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My earliest memories were probably Rochester. That was the only zoo that was there. Occasionally we’d take a trip to Buffalo and that was the big zoo, but I believe that my oldest, earliest interaction with zoos was in Rochester at the Seneca Park Zoo. You found it fascinating or it was just one of your childhood things that you did. Oh, it was just one of those childhood things that we did. We spent a lot of time outdoors. The Seneca Park Zoo is, was and is located in a very large city park along the Genesee River in Rochester. There’s lots of hiking trails.

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There’s lots of ponds and lakes. It’s essentially midland deciduous forest. And it was just a great place to go and to take a picnic lunch and the zoo sometimes was part of that, sometimes wasn’t. Also was a great place to fish.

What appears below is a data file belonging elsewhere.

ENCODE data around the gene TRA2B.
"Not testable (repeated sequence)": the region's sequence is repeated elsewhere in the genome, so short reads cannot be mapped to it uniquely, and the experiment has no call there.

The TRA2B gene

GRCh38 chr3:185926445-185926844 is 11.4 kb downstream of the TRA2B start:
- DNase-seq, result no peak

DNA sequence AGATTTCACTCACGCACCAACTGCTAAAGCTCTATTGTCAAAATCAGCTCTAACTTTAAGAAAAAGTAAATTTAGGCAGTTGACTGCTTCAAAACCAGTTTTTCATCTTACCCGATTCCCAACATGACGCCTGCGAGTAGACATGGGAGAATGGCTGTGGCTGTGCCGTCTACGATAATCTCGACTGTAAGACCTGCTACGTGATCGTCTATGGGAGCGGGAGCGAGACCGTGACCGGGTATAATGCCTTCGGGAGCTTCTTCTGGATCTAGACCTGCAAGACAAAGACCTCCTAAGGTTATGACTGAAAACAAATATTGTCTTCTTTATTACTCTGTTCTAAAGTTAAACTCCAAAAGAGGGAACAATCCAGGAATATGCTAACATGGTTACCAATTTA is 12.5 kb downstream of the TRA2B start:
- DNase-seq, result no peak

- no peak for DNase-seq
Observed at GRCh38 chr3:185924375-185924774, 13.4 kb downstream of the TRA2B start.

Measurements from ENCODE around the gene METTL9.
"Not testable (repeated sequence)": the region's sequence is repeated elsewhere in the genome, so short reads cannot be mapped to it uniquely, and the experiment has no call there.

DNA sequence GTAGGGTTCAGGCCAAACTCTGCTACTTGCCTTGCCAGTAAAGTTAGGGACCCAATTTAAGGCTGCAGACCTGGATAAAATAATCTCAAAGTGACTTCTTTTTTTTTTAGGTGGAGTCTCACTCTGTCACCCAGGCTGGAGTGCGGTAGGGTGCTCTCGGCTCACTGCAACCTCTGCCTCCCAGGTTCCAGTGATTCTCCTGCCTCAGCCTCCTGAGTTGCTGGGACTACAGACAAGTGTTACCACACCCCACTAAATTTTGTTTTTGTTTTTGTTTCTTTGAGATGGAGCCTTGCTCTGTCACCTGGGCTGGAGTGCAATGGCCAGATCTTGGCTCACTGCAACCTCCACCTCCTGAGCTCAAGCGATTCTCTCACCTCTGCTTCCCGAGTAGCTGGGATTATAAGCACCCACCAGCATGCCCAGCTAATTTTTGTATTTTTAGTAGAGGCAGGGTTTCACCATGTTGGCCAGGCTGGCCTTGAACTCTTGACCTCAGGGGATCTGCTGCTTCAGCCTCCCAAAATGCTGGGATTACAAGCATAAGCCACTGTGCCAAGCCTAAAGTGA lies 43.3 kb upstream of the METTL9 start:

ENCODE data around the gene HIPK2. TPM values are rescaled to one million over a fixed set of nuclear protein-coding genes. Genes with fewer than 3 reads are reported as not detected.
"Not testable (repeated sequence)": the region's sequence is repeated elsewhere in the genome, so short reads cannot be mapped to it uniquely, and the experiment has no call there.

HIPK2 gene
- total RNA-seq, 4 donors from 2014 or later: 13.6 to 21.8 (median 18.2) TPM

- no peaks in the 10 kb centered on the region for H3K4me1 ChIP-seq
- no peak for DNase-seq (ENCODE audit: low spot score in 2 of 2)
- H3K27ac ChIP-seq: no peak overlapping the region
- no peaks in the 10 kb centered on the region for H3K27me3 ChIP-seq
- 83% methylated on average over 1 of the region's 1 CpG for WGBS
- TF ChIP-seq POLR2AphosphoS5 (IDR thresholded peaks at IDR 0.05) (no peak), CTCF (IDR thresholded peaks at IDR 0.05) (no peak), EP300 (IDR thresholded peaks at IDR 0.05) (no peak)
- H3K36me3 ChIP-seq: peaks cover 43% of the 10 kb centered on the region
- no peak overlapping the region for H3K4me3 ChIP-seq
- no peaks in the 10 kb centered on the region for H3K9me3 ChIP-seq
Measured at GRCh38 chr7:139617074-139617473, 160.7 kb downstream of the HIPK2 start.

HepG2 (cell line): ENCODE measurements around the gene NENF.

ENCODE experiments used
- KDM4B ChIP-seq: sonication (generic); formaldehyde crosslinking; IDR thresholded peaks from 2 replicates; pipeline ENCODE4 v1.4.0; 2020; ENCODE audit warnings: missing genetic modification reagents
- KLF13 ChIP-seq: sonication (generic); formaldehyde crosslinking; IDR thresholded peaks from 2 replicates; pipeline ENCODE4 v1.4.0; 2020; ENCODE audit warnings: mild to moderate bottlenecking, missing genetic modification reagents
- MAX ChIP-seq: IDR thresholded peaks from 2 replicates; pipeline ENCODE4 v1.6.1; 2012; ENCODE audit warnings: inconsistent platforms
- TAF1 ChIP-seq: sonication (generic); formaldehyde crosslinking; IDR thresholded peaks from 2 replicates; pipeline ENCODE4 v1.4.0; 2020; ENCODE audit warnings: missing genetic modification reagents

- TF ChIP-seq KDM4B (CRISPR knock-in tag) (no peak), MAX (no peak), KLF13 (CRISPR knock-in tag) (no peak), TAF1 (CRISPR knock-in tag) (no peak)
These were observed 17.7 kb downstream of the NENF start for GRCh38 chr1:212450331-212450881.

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Were there any animals that you were drawn to when you were at the zoo or that stand out that interested you?

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I think the animals that I was most interested in early on before I really realized that I was interested in the profession were all related to reptiles and amphibians, if there was a frog or a toad or a snake or a turtle or a tortoise, it was right up my alley. And so whenever I had the opportunity to go to a zoo or to go to a nature center or to a wildlife reserve, I would look particularly for those kinds of animals.